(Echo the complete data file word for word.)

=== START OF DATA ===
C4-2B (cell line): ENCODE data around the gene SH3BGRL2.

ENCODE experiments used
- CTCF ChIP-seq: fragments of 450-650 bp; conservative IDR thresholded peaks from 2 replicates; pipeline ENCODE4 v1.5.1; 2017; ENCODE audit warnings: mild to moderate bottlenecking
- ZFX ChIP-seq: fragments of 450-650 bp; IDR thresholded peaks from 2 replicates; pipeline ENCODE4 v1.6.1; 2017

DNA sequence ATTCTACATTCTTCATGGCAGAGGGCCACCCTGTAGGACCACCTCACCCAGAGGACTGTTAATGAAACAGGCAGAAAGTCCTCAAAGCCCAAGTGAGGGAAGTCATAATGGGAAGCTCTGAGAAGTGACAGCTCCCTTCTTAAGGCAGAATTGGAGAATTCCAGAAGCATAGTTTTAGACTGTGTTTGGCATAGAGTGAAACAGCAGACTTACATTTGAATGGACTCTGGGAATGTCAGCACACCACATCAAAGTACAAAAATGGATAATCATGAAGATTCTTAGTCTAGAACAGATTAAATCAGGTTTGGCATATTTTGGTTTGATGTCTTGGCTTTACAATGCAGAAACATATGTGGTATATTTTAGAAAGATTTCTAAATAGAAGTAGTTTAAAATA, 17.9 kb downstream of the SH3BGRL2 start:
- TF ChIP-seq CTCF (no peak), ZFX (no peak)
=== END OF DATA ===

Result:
C4-2B (cell line): ENCODE data around the gene SH3BGRL2.

ENCODE experiments used
- CTCF ChIP-seq: fragments of 450-650 bp; conservative IDR thresholded peaks from 2 replicates; pipeline ENCODE4 v1.5.1; 2017; ENCODE audit warnings: mild to moderate bottlenecking
- ZFX ChIP-seq: fragments of 450-650 bp; IDR thresholded peaks from 2 replicates; pipeline ENCODE4 v1.6.1; 2017

DNA sequence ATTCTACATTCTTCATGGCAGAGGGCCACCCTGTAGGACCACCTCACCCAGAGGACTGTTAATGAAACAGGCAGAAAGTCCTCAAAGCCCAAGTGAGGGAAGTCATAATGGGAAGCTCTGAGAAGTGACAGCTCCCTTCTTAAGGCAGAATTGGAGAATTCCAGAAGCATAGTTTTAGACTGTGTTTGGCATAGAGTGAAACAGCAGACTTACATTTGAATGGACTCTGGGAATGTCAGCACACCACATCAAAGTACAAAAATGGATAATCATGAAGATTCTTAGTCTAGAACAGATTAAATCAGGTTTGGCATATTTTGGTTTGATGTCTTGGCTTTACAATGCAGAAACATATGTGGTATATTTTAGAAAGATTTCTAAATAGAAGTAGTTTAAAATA, 17.9 kb downstream of the SH3BGRL2 start:
- TF ChIP-seq CTCF (no peak), ZFX (no peak)